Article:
The choice to offset the Disney-like innocence of Will Schuester, played by Morrison, with the cynical cheerleading coach, Sue Sylvester (Jane Lynch), works perfectly. The conflict between Schuester and Sylvester becomes nothing less than the perennial clash of ars gratia artis (arts for art’s sake) with the cultural philistines. The writing for Sylvester’s character is so good it has spawned its own wiki thread. Take, for example, her attitude toward intimacy in marriage: “I, for one, think intimacy has no place in a marriage. Walked in on my parents once, and it was like seeing two walruses wrestling.”

But beyond the Schuester and Sylvester rivalry, Glee fails to achieve the generational integration of taste in its characters and storyline that it has attained with its music and dancing. Will’s wife, Terri (Jessalyn Gilsig), seems like a refugee from John Sayles’ Serial Mom, where the entirety of middle-class family life is cynically, and hilariously, parodied. The viewer is left constantly questioning how Will, whose fundamental decency and kindness are repeatedly evoked, could have married such a demented twit as Terri.

Such jarring contrasts of character abound in Glee. Finn Hudson (Cory Monteith), the lead singer of the glee club and quarterback of the football team, doesn’t seem to know a hot tub cannot serve as a medium for impregnating his cheerleader girlfriend, Quinn Fabray; meanwhile, his best friend, Puck Puckerman (Mark Salling), who did get Quinn pregnant, is rampaging through the neighborhood sleeping with the “cougar” mothers of his classmates.

There are also politically correct touches. Kurt Hummel (Chris Colfer), the member of the glee club who likes to dress in black lace, not only “comes out” in the course of the first season but also leads the winless football team to their first victory by teaching them all how to dance. Yet Kurt’s character is not made into a complete caricature: While his achievement on the gridiron is simply silly, the scene where he admits to his blue-collar father his same-sex attraction is quite affecting – and, I might add, realistic.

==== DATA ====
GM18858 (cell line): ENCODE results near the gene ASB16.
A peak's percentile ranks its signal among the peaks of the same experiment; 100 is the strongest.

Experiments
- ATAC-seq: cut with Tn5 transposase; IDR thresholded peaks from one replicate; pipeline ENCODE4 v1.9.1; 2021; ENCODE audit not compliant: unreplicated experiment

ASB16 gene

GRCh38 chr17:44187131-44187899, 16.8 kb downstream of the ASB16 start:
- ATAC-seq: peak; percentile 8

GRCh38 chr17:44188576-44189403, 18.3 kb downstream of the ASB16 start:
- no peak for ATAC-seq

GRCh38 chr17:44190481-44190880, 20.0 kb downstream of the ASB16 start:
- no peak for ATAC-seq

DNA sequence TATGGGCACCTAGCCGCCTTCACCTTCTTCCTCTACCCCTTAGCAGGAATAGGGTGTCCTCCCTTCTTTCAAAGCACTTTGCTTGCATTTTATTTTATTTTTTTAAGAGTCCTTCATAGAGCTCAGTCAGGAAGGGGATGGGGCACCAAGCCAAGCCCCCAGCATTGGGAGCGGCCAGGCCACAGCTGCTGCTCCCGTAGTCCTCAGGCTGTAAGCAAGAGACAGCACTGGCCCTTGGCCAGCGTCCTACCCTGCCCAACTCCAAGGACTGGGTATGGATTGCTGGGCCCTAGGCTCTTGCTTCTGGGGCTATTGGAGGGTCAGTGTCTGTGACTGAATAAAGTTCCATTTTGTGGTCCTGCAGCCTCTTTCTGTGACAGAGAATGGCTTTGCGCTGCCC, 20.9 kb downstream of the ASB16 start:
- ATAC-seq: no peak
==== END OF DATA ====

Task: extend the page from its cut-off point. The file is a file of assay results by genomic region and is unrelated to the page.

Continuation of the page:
Not to be outdone, Rachel Berry (Lea Michele), who has the best voice in the cast, is also the most neurotic, having been raised by two homosexual fathers. Rachel eventually discovers that her birth mother is the coach of the rival glee club.

Such is the search for postmodern innocence in Glee – there is too much water under the cultural bridge to directly revive the musical idiom and heritage of the 1940s and 1950s that became second nature to so many baby-boomers. Before Glee, of course, there was Stephen Sondheim, who throughout his career as a composer and lyricist struggled with the same question of how to extend the musical to an audience that no longer believed in the univocal meaning of “I love you.”

We can be grateful to the creators of Glee for making an effort to bring us a popular entertainment with such a high level of singing and dancing. The temptation will be to lose sight of the initial choices that have led to its success and, particularly, the generational breadth of its audience. Just as American Idol has found out the hard way from its plunging ratings, once you start trying to please only the teenagers, the whole enterprise will quickly collapse.